Race, Class, Short or Long Term?

By batsman 

In his article Malays still the kingmakers RPK laments the inescapable fact that Malaysian politics cannot escape from racial considerations. This has triggered an avalanche of sore loser or even sour grapes responses from commentators.

One could say that such sore loser responses help feed the racial underpinnings of Malaysian politics because they do not show a way out and are essentially a surrender to the political facts of life in Malaysia. 

Obviously the start of any escape is not to surrender. One therefore needs a deeper understanding of the situation such that the next actions or efforts take better grasp of real conditions rather than thrash around blindly in misery. 

The 2008 tsunami was a middle class reform movement as much as a cry of dissatisfaction with Malaysian conditions and life. The middle class led the cry of dissatisfaction and the population followed along, but the middle class is only a small portion of the population. 

Unless the middle class leadership is able to offer answers or able to satisfy the demands of the majority of the population, the tsunami is doomed to dissipate into apathy and directionless thrashing about. 

This means the whole population needs to have a long term view in mind – so much that they are willing to sacrifice short term sense of security or UMNO’s placating goodies and promises. This means the population needs an ideal. 

Take Hindraf for example as an obvious case of the gulf between the middle class and the poor. Hindraf realizes the Indian Malaysian community needs to be uplifted, but the middle class leadership concentrated on Hindu Temples and Tamil Schools. In a sense it was limited to demand for land and money to build these institutions, but such demands fall short of the long term needs of poor and marginalized Indians. Poor and marginalized Indians need to have their social, economic and political conditions and status uplifted. They need jobs and continuous training, education and upgrading for better prospects and better jobs as time goes on. They also need to be free from discrimination and oppression from institutionalized racism of the public service. They need better access to finance, approvals and licenses as well as skills as well as equal opportunities all round.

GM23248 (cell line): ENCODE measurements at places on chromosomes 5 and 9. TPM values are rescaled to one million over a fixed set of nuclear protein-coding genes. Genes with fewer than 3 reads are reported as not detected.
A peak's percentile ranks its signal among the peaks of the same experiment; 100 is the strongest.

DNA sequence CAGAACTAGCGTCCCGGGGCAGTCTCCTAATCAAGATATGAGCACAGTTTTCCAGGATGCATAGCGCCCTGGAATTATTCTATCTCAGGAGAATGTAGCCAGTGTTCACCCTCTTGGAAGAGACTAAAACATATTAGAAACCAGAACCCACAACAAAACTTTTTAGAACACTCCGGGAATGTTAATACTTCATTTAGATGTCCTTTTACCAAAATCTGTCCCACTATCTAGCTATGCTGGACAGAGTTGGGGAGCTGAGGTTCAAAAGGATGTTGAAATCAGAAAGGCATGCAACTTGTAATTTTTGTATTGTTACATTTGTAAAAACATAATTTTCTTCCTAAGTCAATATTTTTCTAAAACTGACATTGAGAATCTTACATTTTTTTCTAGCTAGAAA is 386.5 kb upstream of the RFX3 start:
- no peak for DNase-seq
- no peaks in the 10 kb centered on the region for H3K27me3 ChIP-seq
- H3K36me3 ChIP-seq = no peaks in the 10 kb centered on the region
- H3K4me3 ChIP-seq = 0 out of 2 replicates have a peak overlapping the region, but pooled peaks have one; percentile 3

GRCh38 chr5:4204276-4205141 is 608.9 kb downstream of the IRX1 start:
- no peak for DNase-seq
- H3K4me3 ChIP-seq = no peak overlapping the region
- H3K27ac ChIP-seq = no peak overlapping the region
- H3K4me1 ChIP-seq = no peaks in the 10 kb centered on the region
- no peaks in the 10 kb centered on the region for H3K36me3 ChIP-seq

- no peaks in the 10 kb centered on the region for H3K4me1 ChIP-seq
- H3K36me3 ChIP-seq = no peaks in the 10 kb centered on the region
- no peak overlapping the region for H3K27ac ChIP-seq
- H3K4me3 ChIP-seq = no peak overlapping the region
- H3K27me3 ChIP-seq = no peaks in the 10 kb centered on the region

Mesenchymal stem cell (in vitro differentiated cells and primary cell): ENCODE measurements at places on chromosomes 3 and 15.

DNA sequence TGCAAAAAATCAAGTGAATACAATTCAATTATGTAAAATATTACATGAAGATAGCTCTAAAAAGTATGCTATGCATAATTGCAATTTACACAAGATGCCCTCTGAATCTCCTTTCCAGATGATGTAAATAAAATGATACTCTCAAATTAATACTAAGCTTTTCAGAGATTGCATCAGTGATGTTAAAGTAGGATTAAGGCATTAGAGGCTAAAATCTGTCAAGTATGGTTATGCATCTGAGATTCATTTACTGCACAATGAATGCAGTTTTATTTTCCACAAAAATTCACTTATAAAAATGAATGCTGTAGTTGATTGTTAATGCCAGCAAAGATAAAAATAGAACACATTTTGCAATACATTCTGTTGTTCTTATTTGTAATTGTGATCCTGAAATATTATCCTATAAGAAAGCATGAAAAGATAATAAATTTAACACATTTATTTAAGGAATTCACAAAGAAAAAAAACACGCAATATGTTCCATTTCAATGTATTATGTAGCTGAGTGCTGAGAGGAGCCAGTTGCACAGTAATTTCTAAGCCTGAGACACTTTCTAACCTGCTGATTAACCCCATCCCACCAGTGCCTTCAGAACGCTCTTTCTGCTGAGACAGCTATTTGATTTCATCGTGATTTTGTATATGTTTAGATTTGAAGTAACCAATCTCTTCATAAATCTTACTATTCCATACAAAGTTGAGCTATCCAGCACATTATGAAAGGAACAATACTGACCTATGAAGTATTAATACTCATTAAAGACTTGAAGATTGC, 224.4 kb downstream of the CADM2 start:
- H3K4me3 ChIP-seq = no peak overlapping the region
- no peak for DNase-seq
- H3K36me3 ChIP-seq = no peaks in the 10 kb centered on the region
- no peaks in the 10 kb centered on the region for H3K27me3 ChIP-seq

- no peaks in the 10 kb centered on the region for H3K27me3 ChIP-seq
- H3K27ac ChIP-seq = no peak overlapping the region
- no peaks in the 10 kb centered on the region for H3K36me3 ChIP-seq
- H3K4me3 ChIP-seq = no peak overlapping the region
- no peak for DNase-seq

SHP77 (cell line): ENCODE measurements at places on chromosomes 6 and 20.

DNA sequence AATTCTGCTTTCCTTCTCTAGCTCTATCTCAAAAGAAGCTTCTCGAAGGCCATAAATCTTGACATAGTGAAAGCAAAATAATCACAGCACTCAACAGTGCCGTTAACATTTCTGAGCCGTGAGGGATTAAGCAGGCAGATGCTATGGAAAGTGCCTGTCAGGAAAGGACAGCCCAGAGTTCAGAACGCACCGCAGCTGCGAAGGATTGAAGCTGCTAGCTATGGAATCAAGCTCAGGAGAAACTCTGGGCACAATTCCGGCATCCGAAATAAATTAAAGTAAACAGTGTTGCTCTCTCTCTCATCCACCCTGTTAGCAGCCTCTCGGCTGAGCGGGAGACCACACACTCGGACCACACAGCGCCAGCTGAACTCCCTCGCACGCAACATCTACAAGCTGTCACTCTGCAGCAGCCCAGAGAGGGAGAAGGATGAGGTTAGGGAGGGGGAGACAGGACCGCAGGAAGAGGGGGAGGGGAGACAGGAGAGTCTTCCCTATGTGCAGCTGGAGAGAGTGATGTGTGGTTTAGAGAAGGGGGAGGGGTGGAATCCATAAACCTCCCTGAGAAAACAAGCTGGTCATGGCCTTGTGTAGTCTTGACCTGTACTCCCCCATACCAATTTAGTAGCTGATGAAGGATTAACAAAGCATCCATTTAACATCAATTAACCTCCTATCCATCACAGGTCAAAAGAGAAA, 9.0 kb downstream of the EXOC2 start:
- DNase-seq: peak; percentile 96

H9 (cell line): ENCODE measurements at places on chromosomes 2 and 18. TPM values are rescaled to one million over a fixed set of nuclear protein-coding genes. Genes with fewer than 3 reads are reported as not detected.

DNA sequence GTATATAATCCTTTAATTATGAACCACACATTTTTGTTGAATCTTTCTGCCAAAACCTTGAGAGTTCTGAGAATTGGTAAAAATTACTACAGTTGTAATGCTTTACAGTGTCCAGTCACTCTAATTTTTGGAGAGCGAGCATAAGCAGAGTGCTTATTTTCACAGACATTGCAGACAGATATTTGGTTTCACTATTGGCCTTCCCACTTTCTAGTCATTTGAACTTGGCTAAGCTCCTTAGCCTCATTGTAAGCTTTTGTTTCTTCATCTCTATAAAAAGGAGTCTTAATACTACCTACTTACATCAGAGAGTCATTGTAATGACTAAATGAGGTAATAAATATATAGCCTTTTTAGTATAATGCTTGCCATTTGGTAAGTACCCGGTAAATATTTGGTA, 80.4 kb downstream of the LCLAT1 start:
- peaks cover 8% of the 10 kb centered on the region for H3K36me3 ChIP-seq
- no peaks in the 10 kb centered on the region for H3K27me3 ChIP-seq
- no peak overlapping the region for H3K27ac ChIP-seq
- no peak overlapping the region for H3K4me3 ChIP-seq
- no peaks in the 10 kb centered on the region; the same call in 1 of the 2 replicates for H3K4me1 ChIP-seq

Without full civil liberties and freedom from discrimination and oppression, jobs and economic uplifting will also lose out. Lack of civil liberties and being discriminated against means the competition for economic uplifting is weighted against minorities. Unfortunately the middle class leadership of the reform movement were not able to offer such policies and programmes to satisfy the demands of the poor and marginalized. It was not able the offer hope and ideals to the majority of the population. 

The result is the way is wide open for UMNO to tempt and seduce  the poor with short term goodies and promises. Even a RM 50 ang pow or hamper during by-elections is better than nothing not to mention the promise of RM 1.5 billion spending on community services for middle income families. 

The problems of the Malays are essentially the same as those of the Indians. The Malays do not face racial discrimination but face discrimination from lack of VIP contacts and connections. They are also prone to being seduced by promises to build kampong roads, fishing jetties and bridges as well as cheap housing. Promises of scholarships to the large numbers of faceless new universities being built can seal the deal on voting loyalties. Promises of dead end clerical jobs with the public service is better than starving at home. 

The end result of all these short term seduction and populist policies and programmes which ensure the ruling clique some permanence and assurance of holding on to their power and wealth is the corruption and mediocritisation of Malaysia. The poor remain poor with only temporary relief during elections when goodies are freely offered. 

So the long term future is being sacrificed by short term lust or short term desperation for relief. 

This is not only the fault of the ruling clique but also of the middle class opposition which indulge in chauvinistic heroics without seriously looking into the plight and long term future of the masses of poor and marginalized as if the democratic, meritocratic or  hero cult issues they champion are also the issues that the great majority of the population also champion. 

As RPK says – do the voters of Tenang care 2 hoots for Kugan or TBH or even for DSAI’s sodomy difficulties for that matter? 

The people of Malaysia need to be empowered just as UMNO tries to empower the Malays with Ketuanan Melayu or the MIC tries to empower the Indians with promises of making them millionaires (with or without MAICA) or the MCA tries to empower the Chinese with Chinese chauvinism (with or without videos or gloves). The people need to be empowered with realistic programmes that they can seize hold of as the road to a better future – minus all the oppression, cheating, abuse, sin and corruption. 

It is no use having a nicely printed programme in an attractive booklet and then talk about everything else under the sun during elections except the programme. If this continues to be the case, it would be just another case of surrendering to the cult of the hero. It would be a worst case scenario of surrendering to short term mentality that the middle class reform leadership can be guilty of.